Moreover, given the fact that Clinton, the Democratic frontrunner, has wrapped herself in Obama’s mantle, the president’s statements are a clear indication that her presidency would be even more hostile to the needs and sentiments of broad masses of the population as that of Obama.

“The Clintons function as kind of a political Mafia,”

WATCH: Trailer for ‘Clinton Cash’ Movie Premiering During Cannes Film Festival



A new documentary film based on Peter Schweizer’s bestselling book “Clinton Cash” is premiering next month during the Cannes Film Festival. Watch the trailer above. The following is the press release about the film.

A Film Based on the Book the New York Times Called “The Most Feared Book of a Presidential Cycle” to Premiere at Cannes

Clinton Cash, a documentary based on the Peter Schweizer book the New York Times hailed as “the most anticipated and feared book of a presidential cycle,” will premiere at a special distributor screening at the Cannes Film Festival 2016.

Clinton Cash: The Untold Story of How and Why Foreign Governments and Businesses Helped Make Bill and Hillary Rich (published May 2015 by HarperCollins) dominated headlines for months as the New York Times, Washington Post, and Wall St. Journal and others confirmed the book’s investigative revelations of foreign donors and companies funneling tens of millions of dollars to Hillary and Bill Clinton. As Harvard Law School Professor Lawrence Lessig wrote in the Washington Post, “On any fair reading, the pattern of behavior that Schweizer has charged is corruption.”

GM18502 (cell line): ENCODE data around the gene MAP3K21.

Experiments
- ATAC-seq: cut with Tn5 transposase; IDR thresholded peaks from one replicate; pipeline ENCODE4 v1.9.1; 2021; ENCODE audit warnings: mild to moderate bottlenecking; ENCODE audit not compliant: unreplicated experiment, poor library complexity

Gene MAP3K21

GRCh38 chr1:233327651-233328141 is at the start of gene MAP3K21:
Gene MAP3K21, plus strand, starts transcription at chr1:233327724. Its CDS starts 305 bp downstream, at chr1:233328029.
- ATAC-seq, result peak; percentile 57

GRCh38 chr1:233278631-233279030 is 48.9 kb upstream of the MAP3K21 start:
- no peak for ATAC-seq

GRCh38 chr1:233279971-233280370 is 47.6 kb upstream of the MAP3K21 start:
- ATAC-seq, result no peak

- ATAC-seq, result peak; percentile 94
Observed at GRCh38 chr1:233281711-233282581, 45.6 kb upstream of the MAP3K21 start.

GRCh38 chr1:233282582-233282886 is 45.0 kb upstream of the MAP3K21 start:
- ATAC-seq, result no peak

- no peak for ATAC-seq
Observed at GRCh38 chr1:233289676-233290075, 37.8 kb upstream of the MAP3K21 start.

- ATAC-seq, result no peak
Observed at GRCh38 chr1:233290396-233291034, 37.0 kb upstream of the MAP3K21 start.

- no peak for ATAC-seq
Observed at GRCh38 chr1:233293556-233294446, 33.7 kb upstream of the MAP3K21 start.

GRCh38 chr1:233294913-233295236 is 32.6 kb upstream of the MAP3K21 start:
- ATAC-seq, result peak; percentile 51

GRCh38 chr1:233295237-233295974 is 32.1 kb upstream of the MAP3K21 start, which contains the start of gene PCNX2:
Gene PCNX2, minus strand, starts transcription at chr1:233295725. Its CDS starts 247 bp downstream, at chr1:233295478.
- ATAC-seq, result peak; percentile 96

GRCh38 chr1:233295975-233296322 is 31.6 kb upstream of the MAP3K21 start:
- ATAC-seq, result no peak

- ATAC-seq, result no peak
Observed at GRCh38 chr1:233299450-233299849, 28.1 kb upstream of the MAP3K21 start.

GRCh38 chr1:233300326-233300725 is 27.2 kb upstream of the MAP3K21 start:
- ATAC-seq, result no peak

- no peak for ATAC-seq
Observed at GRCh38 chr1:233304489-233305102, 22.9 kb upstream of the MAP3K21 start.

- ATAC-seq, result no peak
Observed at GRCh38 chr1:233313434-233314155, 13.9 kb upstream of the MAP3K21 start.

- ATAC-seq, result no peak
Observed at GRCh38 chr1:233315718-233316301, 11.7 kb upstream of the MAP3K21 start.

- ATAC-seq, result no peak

Schweizer is editor-at-large of Breitbart News. The author of four New York Times bestsellers, including Clinton Cash, and Throw Them All Out, Schweizer’s investigative reporting has been covered by virtually every major U.S. media outlet, including: 60 MinutesThe New York Times, NPR, Wall Street Journal, ABC News, CNN, ForbesNewsweek, Fox News, Politico, MSNBC, myriad others.

Clinton Cash investigates how Bill and Hillary Clinton went from being “dead broke” after leaving the White House to amassing a net worth of over $150 million, with $2 billion in donations to their foundation, wealth accumulated during Mrs. Clinton’s tenure as Sec. of State through lucrative speaking fees and contracts paid for by foreign companies and Clinton Foundation donors.